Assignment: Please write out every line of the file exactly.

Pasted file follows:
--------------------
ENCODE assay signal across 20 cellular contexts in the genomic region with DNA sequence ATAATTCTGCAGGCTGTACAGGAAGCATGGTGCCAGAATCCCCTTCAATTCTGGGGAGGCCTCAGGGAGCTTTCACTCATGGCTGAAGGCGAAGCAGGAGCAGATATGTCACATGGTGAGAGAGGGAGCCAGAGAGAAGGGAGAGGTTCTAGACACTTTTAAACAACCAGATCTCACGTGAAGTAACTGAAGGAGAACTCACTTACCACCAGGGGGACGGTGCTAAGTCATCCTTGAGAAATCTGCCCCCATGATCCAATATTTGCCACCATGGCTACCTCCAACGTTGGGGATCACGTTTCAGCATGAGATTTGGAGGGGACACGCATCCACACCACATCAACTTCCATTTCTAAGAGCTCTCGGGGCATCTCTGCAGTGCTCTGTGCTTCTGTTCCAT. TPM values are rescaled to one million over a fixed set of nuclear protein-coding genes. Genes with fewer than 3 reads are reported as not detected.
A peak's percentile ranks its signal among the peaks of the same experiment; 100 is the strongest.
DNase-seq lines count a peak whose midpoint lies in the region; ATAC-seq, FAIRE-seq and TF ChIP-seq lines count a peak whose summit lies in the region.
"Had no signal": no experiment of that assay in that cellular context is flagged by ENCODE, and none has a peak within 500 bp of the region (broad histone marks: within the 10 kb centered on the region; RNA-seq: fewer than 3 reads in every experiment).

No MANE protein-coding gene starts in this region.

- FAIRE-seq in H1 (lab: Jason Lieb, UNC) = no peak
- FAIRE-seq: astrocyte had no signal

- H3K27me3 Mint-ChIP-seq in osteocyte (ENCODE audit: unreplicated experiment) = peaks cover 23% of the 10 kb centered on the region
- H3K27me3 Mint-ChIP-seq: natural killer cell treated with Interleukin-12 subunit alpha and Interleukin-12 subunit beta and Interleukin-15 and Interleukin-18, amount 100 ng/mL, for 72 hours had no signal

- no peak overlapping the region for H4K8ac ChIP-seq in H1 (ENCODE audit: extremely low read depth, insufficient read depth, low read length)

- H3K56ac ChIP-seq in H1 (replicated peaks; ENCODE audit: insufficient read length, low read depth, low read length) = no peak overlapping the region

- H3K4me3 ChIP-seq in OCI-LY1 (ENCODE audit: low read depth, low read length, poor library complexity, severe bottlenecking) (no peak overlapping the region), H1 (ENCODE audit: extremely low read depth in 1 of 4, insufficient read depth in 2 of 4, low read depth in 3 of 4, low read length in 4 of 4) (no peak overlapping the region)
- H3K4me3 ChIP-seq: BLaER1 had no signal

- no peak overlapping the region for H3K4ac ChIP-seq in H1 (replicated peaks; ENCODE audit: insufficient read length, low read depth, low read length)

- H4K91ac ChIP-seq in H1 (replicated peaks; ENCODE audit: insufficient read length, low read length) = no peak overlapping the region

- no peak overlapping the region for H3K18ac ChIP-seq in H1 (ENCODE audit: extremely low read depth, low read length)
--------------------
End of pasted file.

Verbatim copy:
ENCODE assay signal across 20 cellular contexts in the genomic region with DNA sequence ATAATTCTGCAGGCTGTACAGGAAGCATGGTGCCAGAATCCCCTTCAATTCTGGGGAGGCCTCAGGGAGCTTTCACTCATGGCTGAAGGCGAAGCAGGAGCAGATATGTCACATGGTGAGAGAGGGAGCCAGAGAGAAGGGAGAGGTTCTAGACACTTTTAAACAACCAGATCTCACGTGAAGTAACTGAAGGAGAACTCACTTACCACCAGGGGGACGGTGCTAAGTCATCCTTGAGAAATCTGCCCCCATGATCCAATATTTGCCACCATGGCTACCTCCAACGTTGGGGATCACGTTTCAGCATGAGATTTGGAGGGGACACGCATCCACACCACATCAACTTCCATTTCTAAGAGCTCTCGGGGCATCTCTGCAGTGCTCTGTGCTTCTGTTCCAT. TPM values are rescaled to one million over a fixed set of nuclear protein-coding genes. Genes with fewer than 3 reads are reported as not detected.
A peak's percentile ranks its signal among the peaks of the same experiment; 100 is the strongest.
DNase-seq lines count a peak whose midpoint lies in the region; ATAC-seq, FAIRE-seq and TF ChIP-seq lines count a peak whose summit lies in the region.
"Had no signal": no experiment of that assay in that cellular context is flagged by ENCODE, and none has a peak within 500 bp of the region (broad histone marks: within the 10 kb centered on the region; RNA-seq: fewer than 3 reads in every experiment).

No MANE protein-coding gene starts in this region.

- FAIRE-seq in H1 (lab: Jason Lieb, UNC) = no peak
- FAIRE-seq: astrocyte had no signal

- H3K27me3 Mint-ChIP-seq in osteocyte (ENCODE audit: unreplicated experiment) = peaks cover 23% of the 10 kb centered on the region
- H3K27me3 Mint-ChIP-seq: natural killer cell treated with Interleukin-12 subunit alpha and Interleukin-12 subunit beta and Interleukin-15 and Interleukin-18, amount 100 ng/mL, for 72 hours had no signal

- no peak overlapping the region for H4K8ac ChIP-seq in H1 (ENCODE audit: extremely low read depth, insufficient read depth, low read length)

- H3K56ac ChIP-seq in H1 (replicated peaks; ENCODE audit: insufficient read length, low read depth, low read length) = no peak overlapping the region

- H3K4me3 ChIP-seq in OCI-LY1 (ENCODE audit: low read depth, low read length, poor library complexity, severe bottlenecking) (no peak overlapping the region), H1 (ENCODE audit: extremely low read depth in 1 of 4, insufficient read depth in 2 of 4, low read depth in 3 of 4, low read length in 4 of 4) (no peak overlapping the region)
- H3K4me3 ChIP-seq: BLaER1 had no signal

- no peak overlapping the region for H3K4ac ChIP-seq in H1 (replicated peaks; ENCODE audit: insufficient read length, low read depth, low read length)

- H4K91ac ChIP-seq in H1 (replicated peaks; ENCODE audit: insufficient read length, low read length) = no peak overlapping the region

- no peak overlapping the region for H3K18ac ChIP-seq in H1 (ENCODE audit: extremely low read depth, low read length)